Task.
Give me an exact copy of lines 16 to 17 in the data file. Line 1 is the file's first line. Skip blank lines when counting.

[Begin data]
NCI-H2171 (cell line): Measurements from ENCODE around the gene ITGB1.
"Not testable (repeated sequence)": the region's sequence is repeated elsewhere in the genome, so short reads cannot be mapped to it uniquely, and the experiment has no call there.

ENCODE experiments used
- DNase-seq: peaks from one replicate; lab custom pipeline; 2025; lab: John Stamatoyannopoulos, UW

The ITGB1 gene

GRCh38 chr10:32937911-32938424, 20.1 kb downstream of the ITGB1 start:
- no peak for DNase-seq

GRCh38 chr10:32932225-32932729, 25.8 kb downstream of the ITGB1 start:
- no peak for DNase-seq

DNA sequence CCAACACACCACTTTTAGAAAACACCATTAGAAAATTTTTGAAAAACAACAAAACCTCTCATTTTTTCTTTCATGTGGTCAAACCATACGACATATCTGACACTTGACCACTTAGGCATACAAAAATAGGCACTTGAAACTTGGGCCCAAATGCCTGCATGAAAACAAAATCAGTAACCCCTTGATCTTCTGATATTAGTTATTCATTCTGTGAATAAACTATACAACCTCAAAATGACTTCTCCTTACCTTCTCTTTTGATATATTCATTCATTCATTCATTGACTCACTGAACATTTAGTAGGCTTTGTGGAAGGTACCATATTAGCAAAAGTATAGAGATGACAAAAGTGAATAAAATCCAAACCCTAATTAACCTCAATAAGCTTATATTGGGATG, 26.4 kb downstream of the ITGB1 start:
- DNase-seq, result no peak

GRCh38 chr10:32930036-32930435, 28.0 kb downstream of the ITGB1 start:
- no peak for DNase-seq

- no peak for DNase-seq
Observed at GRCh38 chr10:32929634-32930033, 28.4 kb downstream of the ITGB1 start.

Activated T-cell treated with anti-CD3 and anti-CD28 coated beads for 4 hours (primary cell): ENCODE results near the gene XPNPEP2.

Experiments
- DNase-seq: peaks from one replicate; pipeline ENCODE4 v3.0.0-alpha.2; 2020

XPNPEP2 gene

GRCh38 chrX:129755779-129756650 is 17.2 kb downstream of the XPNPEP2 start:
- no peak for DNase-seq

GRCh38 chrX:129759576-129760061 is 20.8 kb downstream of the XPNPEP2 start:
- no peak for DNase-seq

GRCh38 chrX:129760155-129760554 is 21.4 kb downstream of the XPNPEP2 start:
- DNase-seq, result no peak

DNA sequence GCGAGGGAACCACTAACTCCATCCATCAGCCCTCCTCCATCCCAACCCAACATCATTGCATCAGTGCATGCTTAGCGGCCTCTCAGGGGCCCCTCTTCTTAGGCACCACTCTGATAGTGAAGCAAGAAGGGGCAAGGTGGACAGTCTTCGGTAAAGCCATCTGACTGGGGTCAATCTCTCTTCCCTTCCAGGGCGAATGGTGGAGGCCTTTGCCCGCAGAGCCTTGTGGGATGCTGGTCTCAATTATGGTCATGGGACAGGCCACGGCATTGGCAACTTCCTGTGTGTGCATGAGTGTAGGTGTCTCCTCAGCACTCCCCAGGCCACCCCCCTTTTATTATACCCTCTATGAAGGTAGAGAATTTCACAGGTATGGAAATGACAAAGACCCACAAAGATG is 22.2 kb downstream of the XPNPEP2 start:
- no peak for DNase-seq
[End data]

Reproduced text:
Activated T-cell treated with anti-CD3 and anti-CD28 coated beads for 4 hours (primary cell): ENCODE results near the gene XPNPEP2.

Experiments